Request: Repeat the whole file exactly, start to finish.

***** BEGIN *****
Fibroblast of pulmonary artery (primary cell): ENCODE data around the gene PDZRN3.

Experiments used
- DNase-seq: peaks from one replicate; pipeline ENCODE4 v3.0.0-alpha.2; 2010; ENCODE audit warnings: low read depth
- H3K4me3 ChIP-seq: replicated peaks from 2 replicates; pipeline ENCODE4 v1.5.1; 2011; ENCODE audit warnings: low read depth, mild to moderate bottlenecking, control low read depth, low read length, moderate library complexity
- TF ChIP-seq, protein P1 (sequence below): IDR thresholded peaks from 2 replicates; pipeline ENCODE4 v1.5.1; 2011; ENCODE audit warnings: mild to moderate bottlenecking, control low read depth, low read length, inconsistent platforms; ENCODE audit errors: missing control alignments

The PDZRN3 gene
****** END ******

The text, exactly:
Fibroblast of pulmonary artery (primary cell): ENCODE data around the gene PDZRN3.

Experiments used
- DNase-seq: peaks from one replicate; pipeline ENCODE4 v3.0.0-alpha.2; 2010; ENCODE audit warnings: low read depth
- H3K4me3 ChIP-seq: replicated peaks from 2 replicates; pipeline ENCODE4 v1.5.1; 2011; ENCODE audit warnings: low read depth, mild to moderate bottlenecking, control low read depth, low read length, moderate library complexity
- TF ChIP-seq, protein P1 (sequence below): IDR thresholded peaks from 2 replicates; pipeline ENCODE4 v1.5.1; 2011; ENCODE audit warnings: mild to moderate bottlenecking, control low read depth, low read length, inconsistent platforms; ENCODE audit errors: missing control alignments

The PDZRN3 gene